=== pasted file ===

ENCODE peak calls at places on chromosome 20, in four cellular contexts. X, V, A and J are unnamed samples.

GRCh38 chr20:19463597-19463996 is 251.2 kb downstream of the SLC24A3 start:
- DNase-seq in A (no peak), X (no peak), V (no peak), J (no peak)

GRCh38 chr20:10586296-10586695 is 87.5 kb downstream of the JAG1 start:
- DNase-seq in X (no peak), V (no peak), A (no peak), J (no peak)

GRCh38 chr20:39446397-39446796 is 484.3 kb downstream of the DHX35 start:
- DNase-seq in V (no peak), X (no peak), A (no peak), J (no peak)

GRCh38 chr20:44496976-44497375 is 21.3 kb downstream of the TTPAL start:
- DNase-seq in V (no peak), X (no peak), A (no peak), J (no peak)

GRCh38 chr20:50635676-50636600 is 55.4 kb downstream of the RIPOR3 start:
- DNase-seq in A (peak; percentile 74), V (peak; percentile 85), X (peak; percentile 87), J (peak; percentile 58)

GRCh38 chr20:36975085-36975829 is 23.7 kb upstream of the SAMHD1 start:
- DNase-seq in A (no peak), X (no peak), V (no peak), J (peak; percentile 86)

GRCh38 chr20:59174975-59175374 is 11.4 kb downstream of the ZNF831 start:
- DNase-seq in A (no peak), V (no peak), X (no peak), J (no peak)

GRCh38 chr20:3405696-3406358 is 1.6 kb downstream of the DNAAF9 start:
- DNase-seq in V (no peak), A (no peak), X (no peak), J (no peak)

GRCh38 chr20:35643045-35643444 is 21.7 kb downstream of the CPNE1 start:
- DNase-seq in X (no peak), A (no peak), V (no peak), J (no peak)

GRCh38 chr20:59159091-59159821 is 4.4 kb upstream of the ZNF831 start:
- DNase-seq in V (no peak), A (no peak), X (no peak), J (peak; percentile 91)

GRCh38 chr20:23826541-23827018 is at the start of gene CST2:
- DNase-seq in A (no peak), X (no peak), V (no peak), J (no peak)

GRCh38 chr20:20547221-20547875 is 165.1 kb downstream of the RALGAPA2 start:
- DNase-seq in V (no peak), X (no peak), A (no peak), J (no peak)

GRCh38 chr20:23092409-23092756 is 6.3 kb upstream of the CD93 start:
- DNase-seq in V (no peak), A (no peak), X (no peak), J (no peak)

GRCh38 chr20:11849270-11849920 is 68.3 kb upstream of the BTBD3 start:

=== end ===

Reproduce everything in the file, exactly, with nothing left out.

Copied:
ENCODE peak calls at places on chromosome 20, in four cellular contexts. X, V, A and J are unnamed samples.

GRCh38 chr20:19463597-19463996 is 251.2 kb downstream of the SLC24A3 start:
- DNase-seq in A (no peak), X (no peak), V (no peak), J (no peak)

GRCh38 chr20:10586296-10586695 is 87.5 kb downstream of the JAG1 start:
- DNase-seq in X (no peak), V (no peak), A (no peak), J (no peak)

GRCh38 chr20:39446397-39446796 is 484.3 kb downstream of the DHX35 start:
- DNase-seq in V (no peak), X (no peak), A (no peak), J (no peak)

GRCh38 chr20:44496976-44497375 is 21.3 kb downstream of the TTPAL start:
- DNase-seq in V (no peak), X (no peak), A (no peak), J (no peak)

GRCh38 chr20:50635676-50636600 is 55.4 kb downstream of the RIPOR3 start:
- DNase-seq in A (peak; percentile 74), V (peak; percentile 85), X (peak; percentile 87), J (peak; percentile 58)

GRCh38 chr20:36975085-36975829 is 23.7 kb upstream of the SAMHD1 start:
- DNase-seq in A (no peak), X (no peak), V (no peak), J (peak; percentile 86)

GRCh38 chr20:59174975-59175374 is 11.4 kb downstream of the ZNF831 start:
- DNase-seq in A (no peak), V (no peak), X (no peak), J (no peak)

GRCh38 chr20:3405696-3406358 is 1.6 kb downstream of the DNAAF9 start:
- DNase-seq in V (no peak), A (no peak), X (no peak), J (no peak)

GRCh38 chr20:35643045-35643444 is 21.7 kb downstream of the CPNE1 start:
- DNase-seq in X (no peak), A (no peak), V (no peak), J (no peak)

GRCh38 chr20:59159091-59159821 is 4.4 kb upstream of the ZNF831 start:
- DNase-seq in V (no peak), A (no peak), X (no peak), J (peak; percentile 91)

GRCh38 chr20:23826541-23827018 is at the start of gene CST2:
- DNase-seq in A (no peak), X (no peak), V (no peak), J (no peak)

GRCh38 chr20:20547221-20547875 is 165.1 kb downstream of the RALGAPA2 start:
- DNase-seq in V (no peak), X (no peak), A (no peak), J (no peak)

GRCh38 chr20:23092409-23092756 is 6.3 kb upstream of the CD93 start:
- DNase-seq in V (no peak), A (no peak), X (no peak), J (no peak)

GRCh38 chr20:11849270-11849920 is 68.3 kb upstream of the BTBD3 start: